How Many Children’s Books Have You Read from J.K. Rowling’s Library?
J.K. Rowling is a prolific reader who has recommended many books over the years. Here are 12 of her favorite children’s books, some of which have influenced Harry Potter, from classics to less-familiar titles. Share how many you’ve read in the comments!
1. Ballet Shoes by Noel Streatfeild
Although she hasn’t mentioned Ballet Shoes by name, Rowling has said that she loves all of Streatfeild’s books. Ballet Shoes is about three adopted sisters who struggle with supporting their family on the stage. Coincidentally, Emma Watson stars in the 2007 film of this book.
2. Grimble by Clement Freud
Grimble is the tale of a young boy whose parents disappear to Peru, leaving him to go on amusing adventures during their absence. Rowling has said that “Grimble is one of the funniest books I’ve ever read.”
3. Black Beauty by Anna Sewell
This story about the trials of a horse in London has been a classic ever since it was published in 1877. As a child, Rowling apparently loved horse books, and Black Beauty was one of her favorites.
4. The Little White Horse by Elizabeth Goudge
This book is one of Rowling’s favorites, and she’s said that “Perhaps more than any other book, it has a direct influence on the Harry Potter books.” Rowling gave the example that “[Goudge] always described exactly what the children were eating, and I really liked knowing what they had in their sandwiches.” From this, Rowling was inspired to write extensively about the food at the Hogwarts feasts.
5. Little Women by Louisa May Alcott
Like many readers, Rowling loved Jo March as a child. She said about Jo, “It is hard to overstate what she meant to a small, plain girl called Jo, who had a hot temper and a burning ambition to be a writer.”
6. Manxmouse: The Mouse Who Knew No Fear by Paul Gallico
Manxmouse is a ceramic mouse who comes to life and makes new friends during his adventures that culminate in meeting his nemesis – the Manx Cat. Rowling has said that Gallico“manages the fine line between magic and reality so skilfully, to the point where the most fantastic events feel plausible.”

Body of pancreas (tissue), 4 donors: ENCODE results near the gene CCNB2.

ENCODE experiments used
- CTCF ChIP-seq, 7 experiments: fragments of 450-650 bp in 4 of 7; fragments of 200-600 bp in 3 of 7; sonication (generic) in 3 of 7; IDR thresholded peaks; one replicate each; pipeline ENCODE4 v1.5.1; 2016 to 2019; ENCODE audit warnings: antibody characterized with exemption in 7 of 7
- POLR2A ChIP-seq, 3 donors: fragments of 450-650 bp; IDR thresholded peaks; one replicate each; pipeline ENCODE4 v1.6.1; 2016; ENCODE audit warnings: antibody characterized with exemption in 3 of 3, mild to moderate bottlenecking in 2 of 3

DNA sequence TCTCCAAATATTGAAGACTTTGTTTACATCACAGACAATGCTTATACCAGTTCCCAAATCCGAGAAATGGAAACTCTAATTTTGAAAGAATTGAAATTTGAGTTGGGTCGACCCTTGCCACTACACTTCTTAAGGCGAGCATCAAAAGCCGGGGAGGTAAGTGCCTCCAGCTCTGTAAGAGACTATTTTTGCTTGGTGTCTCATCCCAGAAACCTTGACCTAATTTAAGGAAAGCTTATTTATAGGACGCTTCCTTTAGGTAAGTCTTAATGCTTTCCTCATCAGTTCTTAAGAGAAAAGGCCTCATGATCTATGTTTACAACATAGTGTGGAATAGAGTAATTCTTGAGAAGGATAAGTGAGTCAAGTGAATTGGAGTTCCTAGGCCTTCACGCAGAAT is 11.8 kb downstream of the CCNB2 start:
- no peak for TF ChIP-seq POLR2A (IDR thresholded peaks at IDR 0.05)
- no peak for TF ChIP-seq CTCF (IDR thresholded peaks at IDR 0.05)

7. The Story of the Treasure Seekers by E. Nesbit
Rowling says that E. Nesbit is one of the authors she feels the most connection with and that The Story of the Treasure Seekers is her favorite Nesbit book. Rowling remembers that “[Nesbit] said, ‘By some lucky chance, I remember exactly how I felt and thought at 11.’ That struck a chord with me.”
8. The Chronicles of Narnia by C.S. Lewis
Many connections have been drawn between The Chronicles of Narnia and Harry Potter, both seven-part series with Christian allegory and a similar internal structure. Although Rowling has at times tried to distance herself from Lewis, she has said, “I found myself thinking about the wardrobe route to Narnia when Harry is told he has to hurl himself at a barrier in King’s Cross Station – it dissolves and he’s on Platform Nine and Three-Quarters, and there’s the train for Hogwarts.”
9. Molesworth by Geoffrey Willans and Ronald Searle
This book series about a boy named Nigel at a fictional prep school clearly provided inspiration for multiple Harry Potter names. “The Hogwarts” is the name of a Latin play, and “Hermione” is used as an example of a brainy girl. Nigel uses the term “wizard wheezes” to refer to his favorite jokes, and the name Scrimgeour even makes an appearance too.
10. Treasure Island by Robert Louis Stevenson
Although we don’t know for certain that Rowling has read this classic novel, Dr. Beatrice Groves suggests in her book Literary Allusion in Harry Potter that Captain of the Slytherin Quidditch Team Marcus Flint may be inspired by Captain Flint in Treasure Island.
11. The Lord of the Rings by J.R.R. Tolkien
Many people have pointed out similarities between Lord of the Rings and Harry Potter, and Rowling was clearly inspired by this series, especially for some of her names. The villain Sauron is known as “the Nameless One” and Voldemort is of course “He-Who-Must-Not-Be-Named,” Wormtongue, an untrustworthy character, is clearly connected to Wormtail, and the barman named Butterbur is an obvious inspiration for the drink Butterbeer. Many people have also pointed out the similarities between the wise mentor figures of Gandalf and Dumbledore. There are countless more connections, although Rowling has sometimes denied Lord of the Rings as an inspiration.
12. I Capture the Castle by Dodie Smith
Dodie Smith, more famous for The Hundred and One Dalmations, writes in I Capture the Castle about an unusual family living in a decrepit castle in the 1930s. Rowling describes the protagonist Cassandra as “one of the most charismatic narrators I’ve ever met.”
This list is compiled from sources you can find here and here. Special thanks as well to John Granger, who provided me with the analysis of Lord of the Rings, Molesworth, and The Chronicles of Narnia. His book Harry Potter’s Bookshelf: The Great Books Behind the Hogwarts Adventures is a great source for those interested in Rowling’s literary inspiration.
Look out for my article next month about adult books Rowling has read!